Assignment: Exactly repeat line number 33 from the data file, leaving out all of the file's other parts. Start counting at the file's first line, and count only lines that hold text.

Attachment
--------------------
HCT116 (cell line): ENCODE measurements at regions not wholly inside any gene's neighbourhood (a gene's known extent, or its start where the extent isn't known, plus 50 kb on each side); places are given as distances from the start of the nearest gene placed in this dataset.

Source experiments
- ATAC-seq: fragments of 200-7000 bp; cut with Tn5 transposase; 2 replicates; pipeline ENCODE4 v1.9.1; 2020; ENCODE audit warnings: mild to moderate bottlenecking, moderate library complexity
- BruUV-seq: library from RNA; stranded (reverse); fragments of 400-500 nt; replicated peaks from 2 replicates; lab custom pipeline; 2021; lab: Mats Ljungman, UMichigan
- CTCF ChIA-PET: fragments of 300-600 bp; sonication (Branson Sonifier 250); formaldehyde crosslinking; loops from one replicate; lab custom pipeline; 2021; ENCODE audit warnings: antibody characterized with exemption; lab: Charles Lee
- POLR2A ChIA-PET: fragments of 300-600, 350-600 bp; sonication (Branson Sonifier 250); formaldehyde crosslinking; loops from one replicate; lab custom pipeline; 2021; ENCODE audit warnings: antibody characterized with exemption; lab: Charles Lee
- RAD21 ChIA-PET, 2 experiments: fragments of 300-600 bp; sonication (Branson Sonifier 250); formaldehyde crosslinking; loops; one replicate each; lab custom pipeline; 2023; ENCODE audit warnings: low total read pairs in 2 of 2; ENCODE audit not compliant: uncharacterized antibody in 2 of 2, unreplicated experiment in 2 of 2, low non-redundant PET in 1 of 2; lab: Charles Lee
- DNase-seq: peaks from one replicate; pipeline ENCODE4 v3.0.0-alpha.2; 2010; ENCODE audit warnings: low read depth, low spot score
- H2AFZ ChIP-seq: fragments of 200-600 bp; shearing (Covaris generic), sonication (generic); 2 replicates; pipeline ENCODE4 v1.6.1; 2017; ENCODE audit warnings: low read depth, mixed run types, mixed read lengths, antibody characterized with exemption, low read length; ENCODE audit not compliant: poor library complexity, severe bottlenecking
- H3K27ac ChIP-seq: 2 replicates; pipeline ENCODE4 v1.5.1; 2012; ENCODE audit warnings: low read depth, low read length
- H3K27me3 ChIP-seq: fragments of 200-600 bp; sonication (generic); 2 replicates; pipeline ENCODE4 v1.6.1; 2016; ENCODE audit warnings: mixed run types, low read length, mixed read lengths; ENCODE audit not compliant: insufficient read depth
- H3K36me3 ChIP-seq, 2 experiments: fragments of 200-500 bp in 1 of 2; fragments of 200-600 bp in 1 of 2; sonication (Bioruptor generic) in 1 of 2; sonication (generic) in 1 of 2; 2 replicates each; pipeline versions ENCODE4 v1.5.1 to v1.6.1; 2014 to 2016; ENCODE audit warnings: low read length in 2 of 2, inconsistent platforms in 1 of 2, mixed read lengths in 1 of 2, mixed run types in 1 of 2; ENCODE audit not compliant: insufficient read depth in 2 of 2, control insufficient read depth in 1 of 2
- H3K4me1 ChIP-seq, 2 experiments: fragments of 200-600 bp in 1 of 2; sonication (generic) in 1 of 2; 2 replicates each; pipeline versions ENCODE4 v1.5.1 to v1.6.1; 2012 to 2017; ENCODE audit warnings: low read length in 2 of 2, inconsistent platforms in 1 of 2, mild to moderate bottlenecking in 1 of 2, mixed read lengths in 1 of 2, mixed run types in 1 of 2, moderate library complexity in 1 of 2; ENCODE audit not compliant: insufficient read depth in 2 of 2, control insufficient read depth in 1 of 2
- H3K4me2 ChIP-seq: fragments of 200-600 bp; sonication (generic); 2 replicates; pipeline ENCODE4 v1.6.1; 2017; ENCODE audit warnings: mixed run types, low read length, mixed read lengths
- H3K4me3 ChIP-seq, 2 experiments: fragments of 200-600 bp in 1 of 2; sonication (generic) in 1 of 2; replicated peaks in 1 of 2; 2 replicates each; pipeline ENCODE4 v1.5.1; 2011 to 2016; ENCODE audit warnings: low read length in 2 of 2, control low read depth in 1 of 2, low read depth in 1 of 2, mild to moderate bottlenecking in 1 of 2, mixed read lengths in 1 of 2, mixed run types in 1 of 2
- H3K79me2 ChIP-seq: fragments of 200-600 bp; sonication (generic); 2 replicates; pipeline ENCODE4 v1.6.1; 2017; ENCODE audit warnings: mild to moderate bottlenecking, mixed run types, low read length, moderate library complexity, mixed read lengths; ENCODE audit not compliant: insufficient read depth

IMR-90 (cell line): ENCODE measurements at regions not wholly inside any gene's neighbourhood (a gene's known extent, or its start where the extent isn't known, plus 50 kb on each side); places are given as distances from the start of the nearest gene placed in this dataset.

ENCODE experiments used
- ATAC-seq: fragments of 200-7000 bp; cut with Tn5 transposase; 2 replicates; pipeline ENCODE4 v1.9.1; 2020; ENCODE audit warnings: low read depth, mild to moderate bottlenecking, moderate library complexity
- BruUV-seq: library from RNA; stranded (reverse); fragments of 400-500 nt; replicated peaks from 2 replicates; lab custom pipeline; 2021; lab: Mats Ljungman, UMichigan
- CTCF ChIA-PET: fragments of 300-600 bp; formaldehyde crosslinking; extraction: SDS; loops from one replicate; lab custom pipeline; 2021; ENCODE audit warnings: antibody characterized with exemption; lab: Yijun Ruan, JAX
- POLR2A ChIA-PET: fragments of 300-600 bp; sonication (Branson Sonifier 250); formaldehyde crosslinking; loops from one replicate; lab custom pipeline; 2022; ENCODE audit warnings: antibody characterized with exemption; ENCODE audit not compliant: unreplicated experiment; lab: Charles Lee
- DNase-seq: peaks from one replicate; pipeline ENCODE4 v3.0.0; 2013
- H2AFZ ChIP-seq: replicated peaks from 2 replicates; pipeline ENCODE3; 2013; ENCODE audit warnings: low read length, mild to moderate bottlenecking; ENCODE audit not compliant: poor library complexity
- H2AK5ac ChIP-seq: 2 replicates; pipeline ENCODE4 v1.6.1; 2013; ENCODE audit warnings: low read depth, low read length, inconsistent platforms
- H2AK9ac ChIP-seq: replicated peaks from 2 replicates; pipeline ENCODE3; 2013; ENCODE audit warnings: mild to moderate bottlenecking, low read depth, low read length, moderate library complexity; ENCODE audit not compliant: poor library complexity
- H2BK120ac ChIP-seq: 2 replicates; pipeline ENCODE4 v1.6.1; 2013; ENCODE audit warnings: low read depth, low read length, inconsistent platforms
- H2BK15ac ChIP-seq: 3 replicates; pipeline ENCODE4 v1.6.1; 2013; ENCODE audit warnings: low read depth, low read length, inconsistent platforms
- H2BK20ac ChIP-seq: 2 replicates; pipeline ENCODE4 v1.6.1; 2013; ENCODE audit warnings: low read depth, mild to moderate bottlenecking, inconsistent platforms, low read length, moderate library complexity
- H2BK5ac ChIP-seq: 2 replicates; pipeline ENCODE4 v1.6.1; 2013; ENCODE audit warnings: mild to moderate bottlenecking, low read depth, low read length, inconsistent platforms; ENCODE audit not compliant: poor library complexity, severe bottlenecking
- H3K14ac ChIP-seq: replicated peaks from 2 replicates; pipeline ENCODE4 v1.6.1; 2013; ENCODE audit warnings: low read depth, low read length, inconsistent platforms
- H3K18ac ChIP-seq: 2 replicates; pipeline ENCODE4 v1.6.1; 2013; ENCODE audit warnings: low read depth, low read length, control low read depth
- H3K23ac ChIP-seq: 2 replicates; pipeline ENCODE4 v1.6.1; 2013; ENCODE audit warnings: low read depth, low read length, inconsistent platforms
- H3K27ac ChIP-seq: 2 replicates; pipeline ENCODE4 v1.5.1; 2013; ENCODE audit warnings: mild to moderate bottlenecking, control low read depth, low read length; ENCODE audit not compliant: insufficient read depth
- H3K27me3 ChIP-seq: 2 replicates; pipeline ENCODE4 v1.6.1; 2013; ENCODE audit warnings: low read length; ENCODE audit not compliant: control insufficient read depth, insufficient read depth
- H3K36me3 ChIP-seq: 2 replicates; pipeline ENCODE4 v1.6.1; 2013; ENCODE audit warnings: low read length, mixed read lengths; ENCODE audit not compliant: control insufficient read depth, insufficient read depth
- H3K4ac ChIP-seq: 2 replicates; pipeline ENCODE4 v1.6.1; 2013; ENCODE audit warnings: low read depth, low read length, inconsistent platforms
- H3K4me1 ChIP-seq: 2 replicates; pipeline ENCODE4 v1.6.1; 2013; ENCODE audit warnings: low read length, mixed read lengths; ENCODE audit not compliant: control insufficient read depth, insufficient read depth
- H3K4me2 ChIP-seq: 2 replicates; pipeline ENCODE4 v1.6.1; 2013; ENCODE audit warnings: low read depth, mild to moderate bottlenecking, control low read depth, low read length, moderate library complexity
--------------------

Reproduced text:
- H3K23ac ChIP-seq: 2 replicates; pipeline ENCODE4 v1.6.1; 2013; ENCODE audit warnings: low read depth, low read length, inconsistent platforms